By Andrea Siotto
This is the introductory chapter to a series of articles on web scraping and data analysis in Python and C#:
If you are interested only in one section you can find the articles on the links below.
Maps are an incredible tool for understanding events. Oddly enough, historians are interested and fascinated by maps, but not really fond of using or making them. As a military historian, too many times I have had to read chapters full of regimental numbers, town names and detailed description of movements of troops with the help of a single rudimentary map, if any. Historians write books, are judged by colleagues on their writing, and teach with books. This is not changing anytime soon, and probably it should not. There is, however, an over-reliance on text, and an image could easily substitute pages of descriptions, making history more lean and easy-to-understand, qualities academia often forgets.
The problem is it is easy for a historian to write a few pages yet complicated to make a map. We are writers by trade and even if we manage to study Illustrator, Photoshop, or GIS, we often lack the skills to create a well-designed illustration. In addition, the collection of data and the use of it is time-expensive and often the academic world does not recognize the amount of work behind a single image (it is only one page!).
This post is precisely about that: data collection and project management in making maps.
Incredibly enough, there is not a map of the First World War’s shipwrecks. At least not on the internet; not as an interactive map or video. Not that I can find. There is an interesting article on the Smithsonian website, with a map of the ships sunk by U-Boat attacks, however there is no sign of the ships lost because of sea mines or other reasons.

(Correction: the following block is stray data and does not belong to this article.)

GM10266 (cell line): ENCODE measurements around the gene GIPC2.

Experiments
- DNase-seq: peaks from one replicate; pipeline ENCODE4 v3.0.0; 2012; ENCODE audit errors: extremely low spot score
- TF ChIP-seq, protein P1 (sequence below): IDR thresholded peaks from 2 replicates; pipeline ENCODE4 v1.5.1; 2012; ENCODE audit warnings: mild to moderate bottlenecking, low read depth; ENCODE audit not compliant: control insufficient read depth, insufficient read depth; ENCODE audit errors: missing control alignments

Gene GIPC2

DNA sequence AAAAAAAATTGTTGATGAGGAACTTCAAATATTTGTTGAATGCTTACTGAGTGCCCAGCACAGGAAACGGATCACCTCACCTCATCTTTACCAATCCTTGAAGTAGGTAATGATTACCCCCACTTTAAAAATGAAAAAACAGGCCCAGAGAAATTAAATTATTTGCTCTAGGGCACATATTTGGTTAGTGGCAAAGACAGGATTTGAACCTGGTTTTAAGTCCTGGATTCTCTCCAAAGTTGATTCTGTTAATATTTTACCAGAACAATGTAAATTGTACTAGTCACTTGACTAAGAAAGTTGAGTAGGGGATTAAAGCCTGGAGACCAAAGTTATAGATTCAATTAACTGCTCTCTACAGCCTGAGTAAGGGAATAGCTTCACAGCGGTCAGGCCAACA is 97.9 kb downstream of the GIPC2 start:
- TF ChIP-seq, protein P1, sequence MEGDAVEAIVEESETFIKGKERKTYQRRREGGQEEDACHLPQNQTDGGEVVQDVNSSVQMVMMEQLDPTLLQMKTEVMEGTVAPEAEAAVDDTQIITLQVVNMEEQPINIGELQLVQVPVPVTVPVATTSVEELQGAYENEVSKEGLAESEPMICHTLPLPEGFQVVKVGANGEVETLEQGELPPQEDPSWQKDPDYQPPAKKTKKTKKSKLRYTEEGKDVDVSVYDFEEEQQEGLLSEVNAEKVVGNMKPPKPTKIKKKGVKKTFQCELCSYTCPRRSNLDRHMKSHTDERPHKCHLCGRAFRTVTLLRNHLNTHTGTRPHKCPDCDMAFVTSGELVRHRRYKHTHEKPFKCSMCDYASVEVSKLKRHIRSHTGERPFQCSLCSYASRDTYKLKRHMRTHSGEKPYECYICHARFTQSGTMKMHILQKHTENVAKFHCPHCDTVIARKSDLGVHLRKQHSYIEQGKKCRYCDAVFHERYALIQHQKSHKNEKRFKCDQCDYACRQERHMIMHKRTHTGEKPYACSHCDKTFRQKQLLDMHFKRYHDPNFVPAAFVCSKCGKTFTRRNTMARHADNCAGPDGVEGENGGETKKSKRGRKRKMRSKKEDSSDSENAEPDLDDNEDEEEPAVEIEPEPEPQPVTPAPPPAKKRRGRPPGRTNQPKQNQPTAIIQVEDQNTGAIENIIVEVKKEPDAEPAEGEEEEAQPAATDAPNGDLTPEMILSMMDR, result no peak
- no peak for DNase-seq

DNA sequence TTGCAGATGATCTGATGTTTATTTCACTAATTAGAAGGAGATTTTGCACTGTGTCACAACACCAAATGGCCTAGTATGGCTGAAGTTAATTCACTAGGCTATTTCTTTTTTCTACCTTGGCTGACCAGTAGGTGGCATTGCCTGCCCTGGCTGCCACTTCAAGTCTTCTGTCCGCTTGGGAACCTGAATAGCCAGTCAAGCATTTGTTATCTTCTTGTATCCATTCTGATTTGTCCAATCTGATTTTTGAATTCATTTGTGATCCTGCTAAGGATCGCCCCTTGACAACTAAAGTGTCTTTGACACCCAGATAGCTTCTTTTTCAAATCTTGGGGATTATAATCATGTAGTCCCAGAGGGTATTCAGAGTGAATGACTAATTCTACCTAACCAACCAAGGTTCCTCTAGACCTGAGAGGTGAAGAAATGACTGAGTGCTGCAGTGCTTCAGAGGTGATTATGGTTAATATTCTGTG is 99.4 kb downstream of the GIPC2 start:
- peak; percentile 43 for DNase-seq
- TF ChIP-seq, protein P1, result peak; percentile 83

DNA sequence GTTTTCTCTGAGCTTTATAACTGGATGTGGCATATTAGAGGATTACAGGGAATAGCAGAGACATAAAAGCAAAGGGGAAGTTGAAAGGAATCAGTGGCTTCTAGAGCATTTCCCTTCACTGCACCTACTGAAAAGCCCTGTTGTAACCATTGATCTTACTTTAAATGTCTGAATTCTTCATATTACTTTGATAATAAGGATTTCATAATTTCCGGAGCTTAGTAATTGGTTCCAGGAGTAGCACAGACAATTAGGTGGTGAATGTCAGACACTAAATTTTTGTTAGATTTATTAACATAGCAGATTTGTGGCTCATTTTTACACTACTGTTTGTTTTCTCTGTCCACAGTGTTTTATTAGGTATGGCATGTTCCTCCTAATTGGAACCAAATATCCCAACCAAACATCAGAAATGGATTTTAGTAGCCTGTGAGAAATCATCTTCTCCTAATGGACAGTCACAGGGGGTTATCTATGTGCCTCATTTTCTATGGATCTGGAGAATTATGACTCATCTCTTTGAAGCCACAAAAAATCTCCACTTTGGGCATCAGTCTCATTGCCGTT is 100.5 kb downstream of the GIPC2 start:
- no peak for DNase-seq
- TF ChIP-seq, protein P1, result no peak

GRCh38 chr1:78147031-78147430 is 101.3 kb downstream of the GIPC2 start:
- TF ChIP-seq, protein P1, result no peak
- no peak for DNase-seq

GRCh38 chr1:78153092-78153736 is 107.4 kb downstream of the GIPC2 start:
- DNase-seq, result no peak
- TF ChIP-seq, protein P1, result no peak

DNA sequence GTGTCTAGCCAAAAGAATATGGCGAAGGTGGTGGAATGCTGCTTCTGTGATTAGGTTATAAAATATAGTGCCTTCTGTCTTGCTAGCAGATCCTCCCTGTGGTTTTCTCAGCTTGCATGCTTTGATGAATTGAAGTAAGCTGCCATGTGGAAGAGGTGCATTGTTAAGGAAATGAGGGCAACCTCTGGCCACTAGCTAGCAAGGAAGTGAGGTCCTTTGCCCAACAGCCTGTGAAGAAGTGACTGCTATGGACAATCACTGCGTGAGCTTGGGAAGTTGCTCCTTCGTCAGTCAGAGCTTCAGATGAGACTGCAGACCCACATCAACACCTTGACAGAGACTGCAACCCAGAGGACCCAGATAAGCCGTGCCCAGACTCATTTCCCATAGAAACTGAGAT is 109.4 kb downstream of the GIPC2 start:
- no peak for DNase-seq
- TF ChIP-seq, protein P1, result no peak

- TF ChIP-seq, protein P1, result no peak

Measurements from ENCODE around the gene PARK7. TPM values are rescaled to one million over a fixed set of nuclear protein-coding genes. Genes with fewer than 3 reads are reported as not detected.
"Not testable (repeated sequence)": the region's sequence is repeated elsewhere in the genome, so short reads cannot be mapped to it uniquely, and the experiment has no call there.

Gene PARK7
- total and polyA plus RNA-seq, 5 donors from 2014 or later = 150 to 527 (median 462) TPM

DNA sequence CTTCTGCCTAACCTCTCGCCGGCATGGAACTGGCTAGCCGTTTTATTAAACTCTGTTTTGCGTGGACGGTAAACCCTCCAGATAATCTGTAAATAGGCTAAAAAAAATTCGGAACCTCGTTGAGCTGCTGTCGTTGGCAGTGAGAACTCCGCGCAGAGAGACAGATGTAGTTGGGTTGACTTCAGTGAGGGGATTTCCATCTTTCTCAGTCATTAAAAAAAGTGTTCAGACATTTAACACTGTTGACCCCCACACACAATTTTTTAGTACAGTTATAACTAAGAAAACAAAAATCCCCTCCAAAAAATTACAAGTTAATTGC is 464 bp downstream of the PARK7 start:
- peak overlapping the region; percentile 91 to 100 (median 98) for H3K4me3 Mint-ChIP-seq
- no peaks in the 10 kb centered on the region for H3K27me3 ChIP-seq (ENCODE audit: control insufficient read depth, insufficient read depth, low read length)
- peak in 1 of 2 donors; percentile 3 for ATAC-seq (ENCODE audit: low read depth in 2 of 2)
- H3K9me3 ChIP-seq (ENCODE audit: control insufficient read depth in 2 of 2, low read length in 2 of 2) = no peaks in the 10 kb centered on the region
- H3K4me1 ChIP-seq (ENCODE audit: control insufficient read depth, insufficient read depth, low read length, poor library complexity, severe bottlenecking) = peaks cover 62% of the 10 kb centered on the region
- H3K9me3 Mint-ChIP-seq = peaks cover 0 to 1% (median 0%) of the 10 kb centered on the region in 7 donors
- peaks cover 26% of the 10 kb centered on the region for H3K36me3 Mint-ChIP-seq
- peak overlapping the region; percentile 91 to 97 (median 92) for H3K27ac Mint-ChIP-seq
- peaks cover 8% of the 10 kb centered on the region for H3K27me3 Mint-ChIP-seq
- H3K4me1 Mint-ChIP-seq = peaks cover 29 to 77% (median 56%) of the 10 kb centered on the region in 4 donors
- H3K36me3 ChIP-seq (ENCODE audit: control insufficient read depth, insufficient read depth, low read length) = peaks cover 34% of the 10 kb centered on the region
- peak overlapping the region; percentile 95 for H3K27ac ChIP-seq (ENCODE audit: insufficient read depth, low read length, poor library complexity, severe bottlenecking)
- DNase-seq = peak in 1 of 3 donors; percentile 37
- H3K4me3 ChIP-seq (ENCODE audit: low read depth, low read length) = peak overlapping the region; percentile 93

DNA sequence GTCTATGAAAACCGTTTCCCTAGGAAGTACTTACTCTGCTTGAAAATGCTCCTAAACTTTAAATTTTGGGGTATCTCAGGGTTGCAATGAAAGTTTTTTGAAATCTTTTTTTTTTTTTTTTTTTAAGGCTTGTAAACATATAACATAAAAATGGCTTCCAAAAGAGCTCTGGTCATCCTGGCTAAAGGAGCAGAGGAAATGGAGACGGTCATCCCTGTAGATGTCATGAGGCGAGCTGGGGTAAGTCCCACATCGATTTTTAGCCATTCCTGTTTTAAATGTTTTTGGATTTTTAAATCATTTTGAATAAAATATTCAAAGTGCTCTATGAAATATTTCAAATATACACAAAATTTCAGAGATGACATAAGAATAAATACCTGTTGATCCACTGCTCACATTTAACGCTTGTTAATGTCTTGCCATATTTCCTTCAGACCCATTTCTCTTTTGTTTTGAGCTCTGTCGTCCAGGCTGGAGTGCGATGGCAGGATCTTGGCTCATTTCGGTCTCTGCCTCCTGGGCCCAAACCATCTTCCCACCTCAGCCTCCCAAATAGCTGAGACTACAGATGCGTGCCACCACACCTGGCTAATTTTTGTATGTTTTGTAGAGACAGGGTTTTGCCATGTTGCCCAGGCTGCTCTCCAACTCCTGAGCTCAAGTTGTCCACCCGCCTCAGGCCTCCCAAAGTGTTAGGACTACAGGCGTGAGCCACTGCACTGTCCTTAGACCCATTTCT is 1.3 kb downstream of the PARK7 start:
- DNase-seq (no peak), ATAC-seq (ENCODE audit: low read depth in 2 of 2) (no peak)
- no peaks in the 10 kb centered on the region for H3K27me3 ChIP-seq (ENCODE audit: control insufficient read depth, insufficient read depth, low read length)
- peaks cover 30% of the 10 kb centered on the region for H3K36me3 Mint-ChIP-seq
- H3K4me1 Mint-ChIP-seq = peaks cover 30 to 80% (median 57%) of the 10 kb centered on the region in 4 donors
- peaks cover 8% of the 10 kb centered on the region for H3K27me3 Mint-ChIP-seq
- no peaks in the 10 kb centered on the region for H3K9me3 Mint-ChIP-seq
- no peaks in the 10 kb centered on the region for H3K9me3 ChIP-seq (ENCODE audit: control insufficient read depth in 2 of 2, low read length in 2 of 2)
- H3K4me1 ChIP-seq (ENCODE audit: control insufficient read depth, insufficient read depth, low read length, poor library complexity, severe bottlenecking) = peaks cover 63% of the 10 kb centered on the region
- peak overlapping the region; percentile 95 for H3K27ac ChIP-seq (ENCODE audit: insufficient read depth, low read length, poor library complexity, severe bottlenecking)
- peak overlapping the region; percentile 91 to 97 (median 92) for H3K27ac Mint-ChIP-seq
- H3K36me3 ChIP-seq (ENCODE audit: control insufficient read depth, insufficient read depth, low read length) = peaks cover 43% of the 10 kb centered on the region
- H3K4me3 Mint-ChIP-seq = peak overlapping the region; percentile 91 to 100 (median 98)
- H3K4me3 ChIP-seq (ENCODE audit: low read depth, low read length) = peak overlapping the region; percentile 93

Where is the data?
To map the ships we need a list of them. The list should contain the name of the ship, the date of sinking, the location, the reason of the sinking, and perhaps a description. The more data, the better, but the bare minimum should include the name and the position. With these two attributes it is possible to make a map, where a dot is in a certain position and has a certain name. Being minimalistic, a list of coordinates is enough to populate the map. However, if we want to do something more than a static image with dots, more information is needed.
Searching online, I didn’t find a free-to-access database of all the shipwrecks from WWI. We want online data machine readable data, or at least digitized documents we could potentially OCR, because we are talking about thousands of ships, and personally I don’t really enjoy the zen art of the manual transcription of data (that actually could take weeks).
And here we find Wikipedia, with all the ships listed by date, organized in pages. These pages did not appear in my searches for shipwrecks, databases and similar researches, but they came out when I was searching for individual names of ships. Perfect! But it is Wikipedia, so there is not any assurance that the list is complete and accurate. Continuing the research however, I found a publication listing all the shipwrecks between 1824 and 1962 and a random check over the list online provide the necessary counter proof.
There were however a couple of problems:
- Not all the ships listed on Wikipedia have the coordinates of the sinking location
- The list is divided in pages by month, with tables that subdivide them into days.
The second problem is the easiest to solve: a simple Python Script can collect and organize the data for us.
The first problem is much more complex, because in the majority of the descriptions of the ships we can find the location in a format like “the ship hit a mine and sunk x nautical miles (y Km) south by south east from this location.” There is the data, but it is not the longitude and latitude numbers that we need to make the map.
The solution for the easy problem (in Python) will be the subject of the next post. The solution for the complicated one (in C#) will be the subject of a following one.
 Charles Hocking, Dictionary of Disasters at Sea During the Age of Steam: Including Sailing Ships and Ships of War Lost in Action, 1824-1962 (London: Lloyd, 1969).